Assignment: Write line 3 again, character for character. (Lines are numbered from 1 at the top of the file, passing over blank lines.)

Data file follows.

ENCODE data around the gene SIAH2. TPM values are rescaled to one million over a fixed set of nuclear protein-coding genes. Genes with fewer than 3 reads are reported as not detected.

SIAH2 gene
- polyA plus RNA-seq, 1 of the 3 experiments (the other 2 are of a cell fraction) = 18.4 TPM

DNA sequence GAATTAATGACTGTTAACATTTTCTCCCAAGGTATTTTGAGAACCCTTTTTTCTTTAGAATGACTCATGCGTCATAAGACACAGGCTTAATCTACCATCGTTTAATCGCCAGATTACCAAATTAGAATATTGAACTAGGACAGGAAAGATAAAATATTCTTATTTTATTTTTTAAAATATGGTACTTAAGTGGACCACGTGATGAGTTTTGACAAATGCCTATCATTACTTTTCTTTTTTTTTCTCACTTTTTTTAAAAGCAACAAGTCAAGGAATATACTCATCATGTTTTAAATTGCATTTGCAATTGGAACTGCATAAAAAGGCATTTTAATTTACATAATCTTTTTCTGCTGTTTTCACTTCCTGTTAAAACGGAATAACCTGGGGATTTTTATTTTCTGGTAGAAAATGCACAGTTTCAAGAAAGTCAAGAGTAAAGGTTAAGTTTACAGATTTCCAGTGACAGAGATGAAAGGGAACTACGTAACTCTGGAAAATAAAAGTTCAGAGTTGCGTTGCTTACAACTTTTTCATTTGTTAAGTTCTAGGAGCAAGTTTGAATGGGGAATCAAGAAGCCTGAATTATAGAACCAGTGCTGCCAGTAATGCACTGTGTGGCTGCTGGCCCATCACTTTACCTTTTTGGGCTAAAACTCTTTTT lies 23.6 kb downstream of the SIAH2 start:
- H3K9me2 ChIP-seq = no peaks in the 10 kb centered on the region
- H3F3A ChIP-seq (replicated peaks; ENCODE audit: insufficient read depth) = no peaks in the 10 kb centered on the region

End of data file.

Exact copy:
- polyA plus RNA-seq, 1 of the 3 experiments (the other 2 are of a cell fraction) = 18.4 TPM